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Theses Doctoral

Adolescent Depression and Suicidality in the USA: A Look at YRBS Profiles and Health Risk Behaviors as Predictors in the Past 10 Years

Cheng, Bryan

Depressed mood is one of the most common of all psychiatric symptoms occurring in children and adolescents. Population studies suggest a point prevalence of between 10 to 15% of children and adolescents having symptoms of depression. Further, depressed adolescents are also significantly more apt to demonstrate suicidal ideation accompanied by a concomitant sense of helplessness and hopelessness. The overall aim of the study was to identify and characterize profiles of depression and suicidal behavior within the adolescents of the USA in the past 10 years. This study utilized epidemiological, cross-sectional, data from the Youth Risk Behavior Surveillance System (YRBSS), a biennial census that monitors six types of health-risk behaviors that contribute to the leading causes of death and disability among youth. Latent classes of the indicators were generated utilizing latent class regression modeling. Predictors were then regressed on class membership in a multinomial logistic regression simultaneously to assess significance. Finally, a juxtaposition of the profiles and significant predictors followed to allow for observation of differences in number of profiles and other qualities (i.e., proportions of sample in each class, etc.) as well as to visualize and note “carryover” predictors across the past 10 years. Findings revealed a relatively stable pattern of profiles and predictors over the years with the exception of 2015. In the analysis of demographic variables, membership of the “low- risk non-depressed” class was consistently or more frequently associated with being male, older, not of an ethnic minority, and non-ethnically bi-or multiracial, across all time points. Three clusters of behaviors and factors emerged as significant predictors of depressed mood and suicidality. The first cluster consisted of typical adolescent risk behaviors that includes delinquent behaviors (i.e., fight, weapon carrying, or use of over-the-counter drugs), smoking, alcohol use, as well as consensual (non-violent) sexual activity. The second cluster of predictors that was significant consisted of experiences of traumatic events such as bullying, sexual assault, and intimate partner violence. Finally, a third cluster that showed significance consisted of self destructive behavior such as the use of illicit or hard drugs and maladaptive dieting, restricting or purging behavior. Several protective factors such as having sufficient physical activity and getting at least 8 hours of sleep daily also emerged as significant. Limitations to the YRBS and this study were discussed, and recommendations that tie to the implications of the findings were proposed. Future directions for research were also presented in light of the limitations of the study.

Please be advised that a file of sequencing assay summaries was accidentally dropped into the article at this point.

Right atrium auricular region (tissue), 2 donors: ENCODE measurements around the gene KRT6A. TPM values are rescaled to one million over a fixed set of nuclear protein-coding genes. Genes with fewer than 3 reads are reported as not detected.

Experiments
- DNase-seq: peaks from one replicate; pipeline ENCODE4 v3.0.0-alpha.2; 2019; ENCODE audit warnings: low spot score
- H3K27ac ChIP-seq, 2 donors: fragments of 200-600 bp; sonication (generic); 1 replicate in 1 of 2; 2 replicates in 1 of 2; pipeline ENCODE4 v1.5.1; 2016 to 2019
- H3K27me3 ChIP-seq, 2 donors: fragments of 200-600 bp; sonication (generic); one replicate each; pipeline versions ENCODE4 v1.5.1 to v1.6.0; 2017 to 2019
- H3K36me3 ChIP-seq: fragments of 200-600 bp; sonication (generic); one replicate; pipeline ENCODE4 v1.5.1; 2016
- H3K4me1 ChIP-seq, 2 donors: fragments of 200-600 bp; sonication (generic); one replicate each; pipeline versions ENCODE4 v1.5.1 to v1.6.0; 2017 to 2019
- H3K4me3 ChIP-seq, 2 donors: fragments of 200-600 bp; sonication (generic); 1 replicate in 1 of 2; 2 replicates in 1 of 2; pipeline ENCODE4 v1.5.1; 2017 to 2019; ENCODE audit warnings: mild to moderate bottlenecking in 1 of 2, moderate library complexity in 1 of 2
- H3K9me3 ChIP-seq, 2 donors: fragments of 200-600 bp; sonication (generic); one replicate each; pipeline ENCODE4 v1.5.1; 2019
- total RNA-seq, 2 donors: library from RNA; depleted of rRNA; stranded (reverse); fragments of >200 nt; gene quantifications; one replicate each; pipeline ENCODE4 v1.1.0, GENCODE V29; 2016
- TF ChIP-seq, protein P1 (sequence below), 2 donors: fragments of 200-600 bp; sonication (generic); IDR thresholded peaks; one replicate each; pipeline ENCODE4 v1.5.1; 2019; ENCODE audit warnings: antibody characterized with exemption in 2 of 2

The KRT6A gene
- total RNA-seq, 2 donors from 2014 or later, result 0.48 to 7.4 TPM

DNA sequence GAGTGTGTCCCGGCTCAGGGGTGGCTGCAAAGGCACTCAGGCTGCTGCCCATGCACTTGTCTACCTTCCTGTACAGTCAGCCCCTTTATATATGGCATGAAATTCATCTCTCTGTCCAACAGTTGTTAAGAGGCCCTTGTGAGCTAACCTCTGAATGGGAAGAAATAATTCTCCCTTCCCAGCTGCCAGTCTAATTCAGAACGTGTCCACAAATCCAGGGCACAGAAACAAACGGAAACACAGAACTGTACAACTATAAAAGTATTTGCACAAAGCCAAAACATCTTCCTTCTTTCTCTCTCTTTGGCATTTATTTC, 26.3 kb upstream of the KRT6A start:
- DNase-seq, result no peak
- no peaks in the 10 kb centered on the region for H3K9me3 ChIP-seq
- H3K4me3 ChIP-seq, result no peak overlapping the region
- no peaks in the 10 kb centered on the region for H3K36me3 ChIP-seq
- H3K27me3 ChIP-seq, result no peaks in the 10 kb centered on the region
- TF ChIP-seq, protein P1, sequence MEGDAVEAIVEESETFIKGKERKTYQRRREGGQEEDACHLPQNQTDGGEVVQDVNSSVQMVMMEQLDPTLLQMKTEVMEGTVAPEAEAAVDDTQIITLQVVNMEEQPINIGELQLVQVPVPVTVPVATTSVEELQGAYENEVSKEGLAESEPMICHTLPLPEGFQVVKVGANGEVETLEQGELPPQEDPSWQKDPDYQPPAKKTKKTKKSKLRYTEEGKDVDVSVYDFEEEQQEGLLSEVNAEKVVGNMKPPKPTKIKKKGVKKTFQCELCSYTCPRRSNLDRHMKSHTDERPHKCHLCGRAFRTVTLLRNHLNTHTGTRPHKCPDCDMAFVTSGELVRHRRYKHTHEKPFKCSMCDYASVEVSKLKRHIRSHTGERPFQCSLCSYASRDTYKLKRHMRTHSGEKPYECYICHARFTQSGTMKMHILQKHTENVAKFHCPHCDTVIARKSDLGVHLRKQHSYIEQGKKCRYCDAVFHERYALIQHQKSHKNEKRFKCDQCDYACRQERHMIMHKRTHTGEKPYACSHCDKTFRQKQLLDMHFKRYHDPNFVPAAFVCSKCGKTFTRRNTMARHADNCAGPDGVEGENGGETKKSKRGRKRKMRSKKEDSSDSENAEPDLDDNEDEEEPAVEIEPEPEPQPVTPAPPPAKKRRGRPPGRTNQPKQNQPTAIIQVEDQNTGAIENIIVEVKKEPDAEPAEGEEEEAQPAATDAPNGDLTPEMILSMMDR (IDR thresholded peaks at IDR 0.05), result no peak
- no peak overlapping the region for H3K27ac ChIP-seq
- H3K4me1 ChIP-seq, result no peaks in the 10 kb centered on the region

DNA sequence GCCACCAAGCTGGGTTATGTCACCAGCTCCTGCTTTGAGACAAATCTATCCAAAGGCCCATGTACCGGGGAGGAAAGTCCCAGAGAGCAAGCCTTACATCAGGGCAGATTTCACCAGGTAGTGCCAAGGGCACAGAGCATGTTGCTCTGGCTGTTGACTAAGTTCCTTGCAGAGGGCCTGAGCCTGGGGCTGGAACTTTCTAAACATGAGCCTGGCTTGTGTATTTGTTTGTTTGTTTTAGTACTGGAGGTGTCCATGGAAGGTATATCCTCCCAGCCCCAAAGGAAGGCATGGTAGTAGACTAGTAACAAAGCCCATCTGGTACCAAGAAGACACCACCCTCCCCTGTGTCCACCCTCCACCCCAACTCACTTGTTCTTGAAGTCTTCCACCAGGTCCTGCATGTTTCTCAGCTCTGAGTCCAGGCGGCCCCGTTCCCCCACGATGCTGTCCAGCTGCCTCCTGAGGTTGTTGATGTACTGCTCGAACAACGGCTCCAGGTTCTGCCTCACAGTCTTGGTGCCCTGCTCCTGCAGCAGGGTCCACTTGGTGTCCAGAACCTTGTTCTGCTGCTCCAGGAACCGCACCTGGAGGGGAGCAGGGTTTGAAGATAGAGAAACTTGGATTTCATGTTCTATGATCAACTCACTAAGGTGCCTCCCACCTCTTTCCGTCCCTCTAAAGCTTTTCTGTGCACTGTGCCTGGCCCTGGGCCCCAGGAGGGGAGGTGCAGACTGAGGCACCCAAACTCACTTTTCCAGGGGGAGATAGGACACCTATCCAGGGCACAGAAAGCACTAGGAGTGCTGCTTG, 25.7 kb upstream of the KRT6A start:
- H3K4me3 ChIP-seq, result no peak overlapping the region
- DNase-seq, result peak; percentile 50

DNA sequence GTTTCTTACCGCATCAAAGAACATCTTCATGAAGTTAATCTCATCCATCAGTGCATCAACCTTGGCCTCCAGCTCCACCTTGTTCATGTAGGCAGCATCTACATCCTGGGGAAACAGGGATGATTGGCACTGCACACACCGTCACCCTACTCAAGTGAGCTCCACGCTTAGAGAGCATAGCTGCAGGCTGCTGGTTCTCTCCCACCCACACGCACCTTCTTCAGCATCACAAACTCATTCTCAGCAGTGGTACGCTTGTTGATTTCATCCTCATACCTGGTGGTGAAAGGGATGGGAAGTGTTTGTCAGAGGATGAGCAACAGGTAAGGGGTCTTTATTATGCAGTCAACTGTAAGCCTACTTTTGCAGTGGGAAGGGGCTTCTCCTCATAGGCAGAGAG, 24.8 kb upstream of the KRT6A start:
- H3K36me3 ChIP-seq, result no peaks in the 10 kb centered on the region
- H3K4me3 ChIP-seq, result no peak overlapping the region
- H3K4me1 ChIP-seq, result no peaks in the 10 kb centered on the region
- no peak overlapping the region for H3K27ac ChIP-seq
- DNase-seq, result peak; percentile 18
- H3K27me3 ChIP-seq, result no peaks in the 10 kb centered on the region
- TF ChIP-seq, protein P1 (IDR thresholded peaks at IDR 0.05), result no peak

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More About This Work

Thesis Advisors
Verdeli, Helen
Ph.D., Columbia University
Published Here
October 10, 2018